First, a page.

Paraguay may not be the first country to come to mind when thinking about world-class cultural scenes or stunning landscapes but it can certainly claim some of the globe’s quirkiest history!
From the first true attempt at communism (prominently featuring Nietzsche’s sister) to a colony of staunchly religious Manitobans who thrive on the production of yoghurt to the harbouring of the infamous Nazi Dr. Mengele, Paraguay boasts a kaleidoscope of historical idiosyncrasies.
Dani and I walk by the Club General Genes field every day on the way to work. The faded blue sign boasts “Established on December 17, 1929” in peeling flakes. The field looks its age! The cancha is falling apart and what may have once been the nicest field in Asuncion is now ringed by a crumbling wall and a small pack of feral dogs. I never paid it much attention but then I stumbled upon an awe-inspiring, walk-to-work-revolutionizing article on a Paraguayan website highlighting a unique moment in global history.
Please allow me to regale you with a tale of hot-blooded adventure mixed with a healthy dose of bad luck.
On a sweltering Saturday afternoon in 1957, a sixteen-year old Club Genes defencemen named Fidel Trido was playing a hard-fought match against a rival. At half-time, his team decided to shelter from the oppressive heat in the shady grove of trees that lined the edge of the pitch. The team huddled together, trying to listen to their coach’s advice but there was one tiny problem: a single-prop CAP-4 Paulistinha plane. The pilot was an avid fan of Club Genes who regularly took to the skies for a better “seat” to watch Genes matches, but this weekend, he aggressively buzzed the field multiple times as he circled the cancha. Trido’s team couldn’t hear their coach because of the incessant droning and they were becoming increasingly irate. Trido finally reached a tipping point of frustration, grabbed a bright-orange soccer-ball, sprinted to centrefield, screamed “I’m going to give him some of his own medicine”, and booted the ball into the air in what he no doubt thought was a simple act of defiance communicating his team’s annoyance.
The ball hit the nose of the plane, lodgeding in between the motor and propeller. The wooden propeller shattered. The plane plummeted from the sky, skirting the tree-tops ringing the field before smashing into the ground a few hundred feet away.
Apparently, everyone on the field stood in silence for a moment before stampeding towards the crash-site. Fortunately, both occupants of the plane were shaken (duh) but unhurt. The referee soon decided that enough time had been wasted, announced it was high-time that the match continued and invited both pilots to return to the field to finish watching the match. The mob returned and saw Club Genes soundly defeat their opponents. After the last whistle, the pilot searched out Trido, reassured him that there was no hard feelings, urged him to continue playing his hardest and then left the field. I can’t say this for certain, but I’ll bet that’s the last time he ever brought his plane to a football match!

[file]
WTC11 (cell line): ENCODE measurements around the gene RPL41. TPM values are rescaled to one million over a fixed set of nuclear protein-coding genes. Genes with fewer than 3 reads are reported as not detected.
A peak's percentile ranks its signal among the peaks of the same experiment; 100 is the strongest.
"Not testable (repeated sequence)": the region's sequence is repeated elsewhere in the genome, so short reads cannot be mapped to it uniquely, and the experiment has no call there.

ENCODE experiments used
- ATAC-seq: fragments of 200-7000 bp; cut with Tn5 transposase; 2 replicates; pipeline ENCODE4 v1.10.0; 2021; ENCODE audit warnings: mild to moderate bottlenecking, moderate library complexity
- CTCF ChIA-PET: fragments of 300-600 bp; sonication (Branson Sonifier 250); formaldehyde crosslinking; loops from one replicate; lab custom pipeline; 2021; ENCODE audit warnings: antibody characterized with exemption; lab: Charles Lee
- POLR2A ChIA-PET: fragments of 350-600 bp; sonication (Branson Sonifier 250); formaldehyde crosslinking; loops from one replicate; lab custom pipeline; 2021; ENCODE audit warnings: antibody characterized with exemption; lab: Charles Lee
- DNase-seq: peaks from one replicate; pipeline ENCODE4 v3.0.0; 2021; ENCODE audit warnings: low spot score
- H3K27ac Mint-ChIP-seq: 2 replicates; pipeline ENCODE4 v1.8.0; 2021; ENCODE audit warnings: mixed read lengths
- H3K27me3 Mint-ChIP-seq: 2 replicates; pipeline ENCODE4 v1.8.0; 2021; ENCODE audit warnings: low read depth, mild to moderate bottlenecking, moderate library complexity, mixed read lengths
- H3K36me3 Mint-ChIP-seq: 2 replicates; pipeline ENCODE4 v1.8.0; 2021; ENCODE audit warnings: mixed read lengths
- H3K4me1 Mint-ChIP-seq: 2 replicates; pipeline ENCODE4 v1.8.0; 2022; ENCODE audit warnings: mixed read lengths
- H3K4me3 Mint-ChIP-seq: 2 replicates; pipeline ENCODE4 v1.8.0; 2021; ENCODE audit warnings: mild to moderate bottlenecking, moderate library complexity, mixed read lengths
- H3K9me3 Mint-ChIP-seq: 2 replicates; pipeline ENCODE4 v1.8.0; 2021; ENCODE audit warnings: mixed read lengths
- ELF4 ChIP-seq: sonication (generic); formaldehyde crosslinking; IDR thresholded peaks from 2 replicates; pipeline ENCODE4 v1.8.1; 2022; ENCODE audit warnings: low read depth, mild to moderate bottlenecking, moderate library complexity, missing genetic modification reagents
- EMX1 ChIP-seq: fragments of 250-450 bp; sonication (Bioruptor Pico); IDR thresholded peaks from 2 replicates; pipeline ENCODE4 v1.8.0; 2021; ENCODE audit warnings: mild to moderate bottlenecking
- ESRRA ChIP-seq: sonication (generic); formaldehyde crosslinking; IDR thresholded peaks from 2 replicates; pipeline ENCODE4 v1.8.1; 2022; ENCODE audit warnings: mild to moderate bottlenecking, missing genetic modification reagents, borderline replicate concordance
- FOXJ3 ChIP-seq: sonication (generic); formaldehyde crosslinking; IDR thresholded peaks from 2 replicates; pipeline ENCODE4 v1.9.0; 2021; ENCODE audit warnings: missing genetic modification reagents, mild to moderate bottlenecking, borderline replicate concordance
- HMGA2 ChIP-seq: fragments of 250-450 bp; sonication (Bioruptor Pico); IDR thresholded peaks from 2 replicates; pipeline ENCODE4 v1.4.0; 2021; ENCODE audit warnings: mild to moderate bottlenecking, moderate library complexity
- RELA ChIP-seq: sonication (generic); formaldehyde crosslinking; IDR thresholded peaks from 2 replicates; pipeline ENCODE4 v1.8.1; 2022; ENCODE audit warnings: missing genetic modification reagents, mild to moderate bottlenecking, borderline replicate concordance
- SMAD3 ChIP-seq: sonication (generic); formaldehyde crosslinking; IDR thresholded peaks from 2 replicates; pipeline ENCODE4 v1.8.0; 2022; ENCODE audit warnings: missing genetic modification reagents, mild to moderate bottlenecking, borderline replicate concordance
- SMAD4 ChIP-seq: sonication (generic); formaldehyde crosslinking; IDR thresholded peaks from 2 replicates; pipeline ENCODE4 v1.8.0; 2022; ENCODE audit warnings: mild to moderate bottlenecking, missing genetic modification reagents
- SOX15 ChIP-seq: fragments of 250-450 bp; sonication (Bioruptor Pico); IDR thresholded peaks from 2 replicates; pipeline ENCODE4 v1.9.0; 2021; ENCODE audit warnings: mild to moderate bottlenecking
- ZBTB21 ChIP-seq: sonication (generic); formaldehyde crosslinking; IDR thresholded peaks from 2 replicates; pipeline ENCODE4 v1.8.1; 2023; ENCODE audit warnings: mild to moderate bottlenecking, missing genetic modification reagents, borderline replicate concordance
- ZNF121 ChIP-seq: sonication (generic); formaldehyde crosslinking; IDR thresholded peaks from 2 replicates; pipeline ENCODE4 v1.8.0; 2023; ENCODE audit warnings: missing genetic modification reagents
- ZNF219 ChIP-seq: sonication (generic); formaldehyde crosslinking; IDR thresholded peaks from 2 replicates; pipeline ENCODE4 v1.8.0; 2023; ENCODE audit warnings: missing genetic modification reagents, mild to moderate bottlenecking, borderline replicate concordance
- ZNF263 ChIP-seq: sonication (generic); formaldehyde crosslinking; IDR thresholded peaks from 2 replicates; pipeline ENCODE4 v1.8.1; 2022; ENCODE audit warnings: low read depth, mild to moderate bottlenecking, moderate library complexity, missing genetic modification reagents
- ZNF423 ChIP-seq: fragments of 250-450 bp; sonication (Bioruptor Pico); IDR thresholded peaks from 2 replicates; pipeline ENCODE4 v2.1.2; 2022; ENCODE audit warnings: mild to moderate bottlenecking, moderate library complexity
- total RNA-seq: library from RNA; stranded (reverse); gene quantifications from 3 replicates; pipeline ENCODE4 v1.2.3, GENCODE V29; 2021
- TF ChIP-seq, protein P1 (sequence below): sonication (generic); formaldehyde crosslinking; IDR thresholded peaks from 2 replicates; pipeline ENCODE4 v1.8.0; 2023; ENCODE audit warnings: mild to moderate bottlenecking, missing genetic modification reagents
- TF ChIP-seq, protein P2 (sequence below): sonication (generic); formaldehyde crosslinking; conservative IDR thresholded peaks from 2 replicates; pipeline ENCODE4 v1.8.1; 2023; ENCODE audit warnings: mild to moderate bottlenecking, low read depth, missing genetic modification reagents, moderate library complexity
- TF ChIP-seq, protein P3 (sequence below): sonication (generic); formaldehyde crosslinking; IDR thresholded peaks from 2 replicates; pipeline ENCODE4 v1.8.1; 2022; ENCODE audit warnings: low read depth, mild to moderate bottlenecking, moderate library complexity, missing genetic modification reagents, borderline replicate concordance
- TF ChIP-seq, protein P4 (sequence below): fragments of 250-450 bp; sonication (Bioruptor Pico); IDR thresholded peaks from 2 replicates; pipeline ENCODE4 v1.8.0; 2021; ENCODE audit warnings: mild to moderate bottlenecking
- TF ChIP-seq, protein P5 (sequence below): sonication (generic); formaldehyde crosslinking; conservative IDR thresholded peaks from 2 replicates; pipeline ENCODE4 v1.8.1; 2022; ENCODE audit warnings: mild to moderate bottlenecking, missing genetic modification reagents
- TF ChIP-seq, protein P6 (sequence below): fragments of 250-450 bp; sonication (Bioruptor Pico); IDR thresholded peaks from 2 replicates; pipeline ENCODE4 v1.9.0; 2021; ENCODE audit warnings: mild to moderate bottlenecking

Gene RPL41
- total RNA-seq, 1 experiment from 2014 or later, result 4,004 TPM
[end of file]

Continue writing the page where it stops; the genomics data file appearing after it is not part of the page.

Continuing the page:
I love Paraguay for stories like this. On the surface, the country may feel a bit bland, but when I begin scratching beneath the surface, I never fail to be impressed.
I’ve gained a new appreciation for the Club Genes cancha. Now, when I begin my walk to work, my day is brightened by visions of a bright-orange football streaking into the air and knocking a plane out of the sky.
*Disclaimer: I know all of my pictures here suck. The humidity wreaked havoc on our camera...
When most people imagine the Amazon Rainforest, they envision wide chocolate rivers, vast swathes of impenetrable jungle, raging hoards of insects and vibrantly coloured tree-frogs. At least, that’s what I expected before I travelled into the Bolivian jungle of Madidi National Park on a recent Semana Santa vacation.
Although we did encounter the expected hoards of insects, several deceptively attractively coloured tree frogs (“our helpful guide kept saying “you touch you die”) and the rivers were chocolate (to look at, not so much to the taste…), oddly enough, none of these remain the dominant memories of our trip. You know what stands out most? Mushrooms.
The fungi of the Amazon are fascinating. They are majestic, and I do employ that word unironically here! The mushrooms and fungi I encountered in the jungle compelled me to closely examine the subtle colors, unique shapes and fragile textures that they presented. I’m not sure I’ve ever seen anything quite like it.
And they were everywhere! Mushrooms dotted the detritus of the damp forest floor. Fungi sprouted from every possible nook and cranny of fallen trees. They rooted themselves into living tree-bark. Everywhere!
Every jungle-hike we took morphed into an eager scavenger hunt for mushrooms. I circled trees in search of new species of fungi, pestering our guide with questions the whole way. On one night-hike, a patch of bioluminescent mushrooms glowed so clearly in the dark that I felt like I was the sci-fi world of Avatar rather than a place on earth!
I’m not sure our guide (or Dani for that matter) fully understood my mycological enthusiasm but, at least for now, when I think of the Amazon, one of the first things that will spring to mind will be….mushrooms!